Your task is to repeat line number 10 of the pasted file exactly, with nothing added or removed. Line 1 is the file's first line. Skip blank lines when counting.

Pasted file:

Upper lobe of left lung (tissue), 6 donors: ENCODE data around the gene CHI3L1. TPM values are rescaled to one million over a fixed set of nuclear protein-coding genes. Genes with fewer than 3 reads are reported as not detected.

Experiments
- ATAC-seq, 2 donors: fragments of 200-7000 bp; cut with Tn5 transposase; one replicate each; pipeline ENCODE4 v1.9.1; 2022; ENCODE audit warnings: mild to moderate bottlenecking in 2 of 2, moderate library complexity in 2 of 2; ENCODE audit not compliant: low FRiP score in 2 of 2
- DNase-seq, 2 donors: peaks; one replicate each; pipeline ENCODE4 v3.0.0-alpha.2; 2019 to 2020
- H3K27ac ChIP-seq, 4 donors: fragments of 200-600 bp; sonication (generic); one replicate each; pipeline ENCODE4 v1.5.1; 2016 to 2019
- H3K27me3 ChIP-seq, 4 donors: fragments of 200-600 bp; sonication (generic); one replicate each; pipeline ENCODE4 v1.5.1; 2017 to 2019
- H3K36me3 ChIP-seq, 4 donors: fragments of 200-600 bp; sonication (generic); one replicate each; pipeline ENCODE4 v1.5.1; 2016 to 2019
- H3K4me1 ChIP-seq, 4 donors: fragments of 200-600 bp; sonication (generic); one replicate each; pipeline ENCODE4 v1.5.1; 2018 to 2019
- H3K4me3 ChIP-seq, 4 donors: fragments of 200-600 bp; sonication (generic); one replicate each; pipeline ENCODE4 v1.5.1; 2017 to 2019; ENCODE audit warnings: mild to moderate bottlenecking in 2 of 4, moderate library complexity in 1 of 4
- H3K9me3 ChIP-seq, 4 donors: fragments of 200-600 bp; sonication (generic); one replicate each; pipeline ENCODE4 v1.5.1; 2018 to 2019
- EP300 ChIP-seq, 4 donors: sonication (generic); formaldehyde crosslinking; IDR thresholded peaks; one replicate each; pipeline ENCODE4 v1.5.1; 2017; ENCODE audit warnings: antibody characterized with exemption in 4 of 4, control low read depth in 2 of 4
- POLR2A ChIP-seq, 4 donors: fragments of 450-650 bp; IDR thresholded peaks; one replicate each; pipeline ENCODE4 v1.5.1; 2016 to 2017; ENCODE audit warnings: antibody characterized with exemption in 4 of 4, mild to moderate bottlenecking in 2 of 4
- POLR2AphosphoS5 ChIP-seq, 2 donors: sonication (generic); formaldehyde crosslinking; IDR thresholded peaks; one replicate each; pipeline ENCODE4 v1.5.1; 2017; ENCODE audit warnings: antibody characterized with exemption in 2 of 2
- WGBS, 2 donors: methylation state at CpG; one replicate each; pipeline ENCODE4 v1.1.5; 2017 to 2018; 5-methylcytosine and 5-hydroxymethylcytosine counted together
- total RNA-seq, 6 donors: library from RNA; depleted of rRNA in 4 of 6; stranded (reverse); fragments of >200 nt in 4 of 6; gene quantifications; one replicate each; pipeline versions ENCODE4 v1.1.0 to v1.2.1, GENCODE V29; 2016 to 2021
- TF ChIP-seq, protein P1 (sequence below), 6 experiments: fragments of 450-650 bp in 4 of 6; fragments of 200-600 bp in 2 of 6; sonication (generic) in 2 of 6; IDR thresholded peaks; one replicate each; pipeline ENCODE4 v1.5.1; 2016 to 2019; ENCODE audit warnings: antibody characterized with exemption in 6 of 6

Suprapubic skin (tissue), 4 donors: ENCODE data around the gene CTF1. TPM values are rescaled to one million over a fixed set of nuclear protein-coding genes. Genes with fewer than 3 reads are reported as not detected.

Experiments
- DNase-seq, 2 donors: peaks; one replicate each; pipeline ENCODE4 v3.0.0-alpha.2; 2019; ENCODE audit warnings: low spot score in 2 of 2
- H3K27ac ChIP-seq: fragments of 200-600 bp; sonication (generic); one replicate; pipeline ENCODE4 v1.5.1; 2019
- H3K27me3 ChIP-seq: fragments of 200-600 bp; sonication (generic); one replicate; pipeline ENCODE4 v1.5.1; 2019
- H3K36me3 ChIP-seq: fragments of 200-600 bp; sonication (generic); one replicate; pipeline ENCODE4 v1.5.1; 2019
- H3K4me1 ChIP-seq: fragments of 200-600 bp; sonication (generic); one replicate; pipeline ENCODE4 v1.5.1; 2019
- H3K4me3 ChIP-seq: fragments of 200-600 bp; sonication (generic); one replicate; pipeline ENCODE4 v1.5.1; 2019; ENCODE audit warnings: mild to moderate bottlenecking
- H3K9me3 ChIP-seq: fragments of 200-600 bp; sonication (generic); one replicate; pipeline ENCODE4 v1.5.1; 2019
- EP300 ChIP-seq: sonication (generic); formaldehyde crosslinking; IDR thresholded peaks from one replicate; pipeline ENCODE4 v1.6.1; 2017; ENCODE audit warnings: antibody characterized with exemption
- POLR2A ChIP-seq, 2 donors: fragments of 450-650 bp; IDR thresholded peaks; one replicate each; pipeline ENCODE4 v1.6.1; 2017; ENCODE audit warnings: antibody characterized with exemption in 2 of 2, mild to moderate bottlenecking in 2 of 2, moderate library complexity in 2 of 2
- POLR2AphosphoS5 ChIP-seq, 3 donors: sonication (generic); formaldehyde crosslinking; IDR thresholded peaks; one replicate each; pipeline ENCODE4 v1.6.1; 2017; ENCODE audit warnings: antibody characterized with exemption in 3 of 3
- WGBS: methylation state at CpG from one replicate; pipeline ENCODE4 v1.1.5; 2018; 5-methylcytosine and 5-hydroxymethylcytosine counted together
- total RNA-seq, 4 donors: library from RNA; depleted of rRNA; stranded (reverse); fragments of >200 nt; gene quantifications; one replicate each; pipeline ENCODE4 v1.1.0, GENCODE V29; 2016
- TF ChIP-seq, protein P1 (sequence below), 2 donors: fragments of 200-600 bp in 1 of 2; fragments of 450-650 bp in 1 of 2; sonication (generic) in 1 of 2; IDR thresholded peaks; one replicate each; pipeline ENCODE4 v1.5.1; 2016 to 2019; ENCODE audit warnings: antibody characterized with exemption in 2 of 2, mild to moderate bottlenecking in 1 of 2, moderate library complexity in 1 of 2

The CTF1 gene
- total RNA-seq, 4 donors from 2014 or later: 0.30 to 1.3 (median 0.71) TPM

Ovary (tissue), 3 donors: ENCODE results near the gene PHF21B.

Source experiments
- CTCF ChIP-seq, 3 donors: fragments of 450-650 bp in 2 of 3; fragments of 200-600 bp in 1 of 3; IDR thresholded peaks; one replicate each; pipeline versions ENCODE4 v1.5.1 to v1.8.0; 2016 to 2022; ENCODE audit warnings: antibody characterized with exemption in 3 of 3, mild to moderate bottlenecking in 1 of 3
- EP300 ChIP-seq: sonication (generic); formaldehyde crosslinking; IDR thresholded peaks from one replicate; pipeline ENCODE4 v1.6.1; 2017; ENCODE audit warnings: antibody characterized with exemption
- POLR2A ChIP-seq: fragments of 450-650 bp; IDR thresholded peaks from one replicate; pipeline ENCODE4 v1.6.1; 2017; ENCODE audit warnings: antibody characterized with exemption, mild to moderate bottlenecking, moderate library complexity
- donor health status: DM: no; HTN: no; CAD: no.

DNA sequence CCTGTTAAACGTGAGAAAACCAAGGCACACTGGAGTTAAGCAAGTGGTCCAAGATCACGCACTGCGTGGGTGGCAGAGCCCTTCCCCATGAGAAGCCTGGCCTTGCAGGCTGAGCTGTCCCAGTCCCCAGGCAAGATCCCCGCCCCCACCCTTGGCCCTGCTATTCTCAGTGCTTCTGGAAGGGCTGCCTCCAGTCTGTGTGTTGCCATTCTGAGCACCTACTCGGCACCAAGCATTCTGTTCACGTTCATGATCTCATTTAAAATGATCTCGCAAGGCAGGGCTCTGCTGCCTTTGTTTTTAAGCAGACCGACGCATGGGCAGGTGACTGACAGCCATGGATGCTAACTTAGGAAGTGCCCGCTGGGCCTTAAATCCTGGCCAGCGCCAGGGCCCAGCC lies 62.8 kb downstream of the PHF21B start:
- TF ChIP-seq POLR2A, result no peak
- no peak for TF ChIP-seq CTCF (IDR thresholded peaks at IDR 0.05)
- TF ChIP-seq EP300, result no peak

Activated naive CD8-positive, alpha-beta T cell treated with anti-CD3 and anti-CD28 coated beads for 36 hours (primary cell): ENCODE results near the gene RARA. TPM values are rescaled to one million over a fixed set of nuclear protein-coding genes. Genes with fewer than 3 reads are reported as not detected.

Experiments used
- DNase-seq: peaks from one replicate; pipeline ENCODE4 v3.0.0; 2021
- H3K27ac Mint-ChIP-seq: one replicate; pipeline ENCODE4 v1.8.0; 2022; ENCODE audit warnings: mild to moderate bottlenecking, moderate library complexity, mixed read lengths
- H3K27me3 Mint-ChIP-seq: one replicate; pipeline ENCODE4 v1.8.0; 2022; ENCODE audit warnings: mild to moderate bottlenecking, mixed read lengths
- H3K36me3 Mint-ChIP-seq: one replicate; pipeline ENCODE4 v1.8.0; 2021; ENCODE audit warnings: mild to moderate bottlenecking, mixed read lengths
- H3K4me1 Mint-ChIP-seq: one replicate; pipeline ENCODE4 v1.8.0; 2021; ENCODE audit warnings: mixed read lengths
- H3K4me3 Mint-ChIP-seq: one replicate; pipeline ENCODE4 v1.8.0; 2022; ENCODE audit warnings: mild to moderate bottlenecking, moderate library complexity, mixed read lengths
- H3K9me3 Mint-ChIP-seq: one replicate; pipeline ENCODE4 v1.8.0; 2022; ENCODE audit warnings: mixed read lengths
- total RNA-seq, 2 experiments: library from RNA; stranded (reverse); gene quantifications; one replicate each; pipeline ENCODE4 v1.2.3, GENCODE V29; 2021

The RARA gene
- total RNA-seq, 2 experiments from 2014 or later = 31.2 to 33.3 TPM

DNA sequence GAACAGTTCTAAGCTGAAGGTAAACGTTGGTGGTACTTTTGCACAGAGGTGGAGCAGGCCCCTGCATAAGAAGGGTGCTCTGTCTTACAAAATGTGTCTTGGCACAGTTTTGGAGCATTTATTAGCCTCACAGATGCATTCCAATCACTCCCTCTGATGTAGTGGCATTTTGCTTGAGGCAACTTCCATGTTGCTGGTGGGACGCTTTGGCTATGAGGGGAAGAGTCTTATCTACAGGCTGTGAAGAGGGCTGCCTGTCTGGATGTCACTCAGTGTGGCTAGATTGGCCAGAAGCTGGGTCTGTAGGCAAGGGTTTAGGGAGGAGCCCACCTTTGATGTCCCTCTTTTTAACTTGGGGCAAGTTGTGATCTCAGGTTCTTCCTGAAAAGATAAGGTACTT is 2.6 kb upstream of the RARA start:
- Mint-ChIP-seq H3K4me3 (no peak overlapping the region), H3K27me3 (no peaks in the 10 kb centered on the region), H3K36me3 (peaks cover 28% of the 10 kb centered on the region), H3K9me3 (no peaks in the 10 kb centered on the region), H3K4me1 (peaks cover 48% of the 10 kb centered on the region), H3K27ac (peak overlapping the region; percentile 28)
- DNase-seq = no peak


- H3K9me3 ChIP-seq, 4 donors: fragments of 200-600 bp; sonication (generic); one replicate each; pipeline ENCODE4 v1.5.1; 2018 to 2019